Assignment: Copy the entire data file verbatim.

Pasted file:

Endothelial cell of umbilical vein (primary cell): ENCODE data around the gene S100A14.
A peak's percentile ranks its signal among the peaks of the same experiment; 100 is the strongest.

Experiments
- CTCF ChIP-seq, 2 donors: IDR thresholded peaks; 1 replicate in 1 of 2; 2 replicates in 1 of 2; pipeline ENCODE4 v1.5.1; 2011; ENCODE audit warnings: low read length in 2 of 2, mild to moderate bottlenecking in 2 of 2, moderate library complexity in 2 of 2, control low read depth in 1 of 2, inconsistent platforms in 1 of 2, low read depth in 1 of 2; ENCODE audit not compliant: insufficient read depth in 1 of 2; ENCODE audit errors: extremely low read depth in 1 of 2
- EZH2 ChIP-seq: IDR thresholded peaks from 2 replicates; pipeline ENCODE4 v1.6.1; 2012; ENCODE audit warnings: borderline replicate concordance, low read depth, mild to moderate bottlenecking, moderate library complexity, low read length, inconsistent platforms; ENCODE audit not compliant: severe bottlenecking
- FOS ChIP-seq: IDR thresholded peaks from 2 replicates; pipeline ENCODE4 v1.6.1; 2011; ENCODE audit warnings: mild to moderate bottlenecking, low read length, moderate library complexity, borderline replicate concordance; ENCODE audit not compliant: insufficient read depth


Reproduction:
Endothelial cell of umbilical vein (primary cell): ENCODE data around the gene S100A14.
A peak's percentile ranks its signal among the peaks of the same experiment; 100 is the strongest.

Experiments
- CTCF ChIP-seq, 2 donors: IDR thresholded peaks; 1 replicate in 1 of 2; 2 replicates in 1 of 2; pipeline ENCODE4 v1.5.1; 2011; ENCODE audit warnings: low read length in 2 of 2, mild to moderate bottlenecking in 2 of 2, moderate library complexity in 2 of 2, control low read depth in 1 of 2, inconsistent platforms in 1 of 2, low read depth in 1 of 2; ENCODE audit not compliant: insufficient read depth in 1 of 2; ENCODE audit errors: extremely low read depth in 1 of 2
- EZH2 ChIP-seq: IDR thresholded peaks from 2 replicates; pipeline ENCODE4 v1.6.1; 2012; ENCODE audit warnings: borderline replicate concordance, low read depth, mild to moderate bottlenecking, moderate library complexity, low read length, inconsistent platforms; ENCODE audit not compliant: severe bottlenecking
- FOS ChIP-seq: IDR thresholded peaks from 2 replicates; pipeline ENCODE4 v1.6.1; 2011; ENCODE audit warnings: mild to moderate bottlenecking, low read length, moderate library complexity, borderline replicate concordance; ENCODE audit not compliant: insufficient read depth